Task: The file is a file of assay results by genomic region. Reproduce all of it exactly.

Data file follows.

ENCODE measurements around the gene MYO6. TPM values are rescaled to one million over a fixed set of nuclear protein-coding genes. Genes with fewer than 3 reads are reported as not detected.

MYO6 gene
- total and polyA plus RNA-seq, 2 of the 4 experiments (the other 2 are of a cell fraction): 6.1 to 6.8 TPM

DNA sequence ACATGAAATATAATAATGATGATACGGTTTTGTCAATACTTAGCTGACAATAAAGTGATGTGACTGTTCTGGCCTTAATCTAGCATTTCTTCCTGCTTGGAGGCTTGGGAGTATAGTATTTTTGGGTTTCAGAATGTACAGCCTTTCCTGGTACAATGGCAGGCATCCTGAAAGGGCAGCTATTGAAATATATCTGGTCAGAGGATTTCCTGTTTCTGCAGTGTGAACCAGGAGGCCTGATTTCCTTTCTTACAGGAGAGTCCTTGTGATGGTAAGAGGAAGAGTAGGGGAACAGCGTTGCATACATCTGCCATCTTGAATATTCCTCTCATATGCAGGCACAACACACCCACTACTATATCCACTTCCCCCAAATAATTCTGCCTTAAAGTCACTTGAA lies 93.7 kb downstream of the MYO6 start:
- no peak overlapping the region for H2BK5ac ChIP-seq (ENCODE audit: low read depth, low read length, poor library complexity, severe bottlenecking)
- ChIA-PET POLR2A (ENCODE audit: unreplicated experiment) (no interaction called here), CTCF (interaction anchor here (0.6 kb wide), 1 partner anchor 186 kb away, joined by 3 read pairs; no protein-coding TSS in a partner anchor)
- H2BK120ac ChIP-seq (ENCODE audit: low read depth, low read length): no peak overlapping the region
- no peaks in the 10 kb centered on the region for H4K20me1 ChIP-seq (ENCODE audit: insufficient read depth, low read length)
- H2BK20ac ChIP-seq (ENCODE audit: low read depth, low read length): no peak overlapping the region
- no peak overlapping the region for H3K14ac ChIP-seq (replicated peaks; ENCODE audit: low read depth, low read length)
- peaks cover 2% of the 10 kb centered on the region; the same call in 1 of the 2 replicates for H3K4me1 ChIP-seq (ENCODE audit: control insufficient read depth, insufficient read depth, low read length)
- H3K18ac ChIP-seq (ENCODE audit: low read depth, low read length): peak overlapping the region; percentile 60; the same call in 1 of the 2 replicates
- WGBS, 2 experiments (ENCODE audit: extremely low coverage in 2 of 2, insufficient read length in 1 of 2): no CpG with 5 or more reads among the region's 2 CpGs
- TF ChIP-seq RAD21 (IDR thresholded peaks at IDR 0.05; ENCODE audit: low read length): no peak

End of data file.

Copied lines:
ENCODE measurements around the gene MYO6. TPM values are rescaled to one million over a fixed set of nuclear protein-coding genes. Genes with fewer than 3 reads are reported as not detected.

MYO6 gene
- total and polyA plus RNA-seq, 2 of the 4 experiments (the other 2 are of a cell fraction): 6.1 to 6.8 TPM

DNA sequence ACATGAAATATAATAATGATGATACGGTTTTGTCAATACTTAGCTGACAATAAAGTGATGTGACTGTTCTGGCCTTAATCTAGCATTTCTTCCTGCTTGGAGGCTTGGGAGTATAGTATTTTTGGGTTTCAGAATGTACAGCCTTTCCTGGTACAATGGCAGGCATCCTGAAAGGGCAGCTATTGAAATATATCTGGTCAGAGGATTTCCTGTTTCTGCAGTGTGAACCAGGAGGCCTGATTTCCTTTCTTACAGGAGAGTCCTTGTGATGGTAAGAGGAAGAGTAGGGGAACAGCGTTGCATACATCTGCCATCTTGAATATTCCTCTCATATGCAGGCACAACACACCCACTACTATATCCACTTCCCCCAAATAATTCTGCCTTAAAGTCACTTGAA lies 93.7 kb downstream of the MYO6 start:
- no peak overlapping the region for H2BK5ac ChIP-seq (ENCODE audit: low read depth, low read length, poor library complexity, severe bottlenecking)
- ChIA-PET POLR2A (ENCODE audit: unreplicated experiment) (no interaction called here), CTCF (interaction anchor here (0.6 kb wide), 1 partner anchor 186 kb away, joined by 3 read pairs; no protein-coding TSS in a partner anchor)
- H2BK120ac ChIP-seq (ENCODE audit: low read depth, low read length): no peak overlapping the region
- no peaks in the 10 kb centered on the region for H4K20me1 ChIP-seq (ENCODE audit: insufficient read depth, low read length)
- H2BK20ac ChIP-seq (ENCODE audit: low read depth, low read length): no peak overlapping the region
- no peak overlapping the region for H3K14ac ChIP-seq (replicated peaks; ENCODE audit: low read depth, low read length)
- peaks cover 2% of the 10 kb centered on the region; the same call in 1 of the 2 replicates for H3K4me1 ChIP-seq (ENCODE audit: control insufficient read depth, insufficient read depth, low read length)
- H3K18ac ChIP-seq (ENCODE audit: low read depth, low read length): peak overlapping the region; percentile 60; the same call in 1 of the 2 replicates
- WGBS, 2 experiments (ENCODE audit: extremely low coverage in 2 of 2, insufficient read length in 1 of 2): no CpG with 5 or more reads among the region's 2 CpGs
- TF ChIP-seq RAD21 (IDR thresholded peaks at IDR 0.05; ENCODE audit: low read length): no peak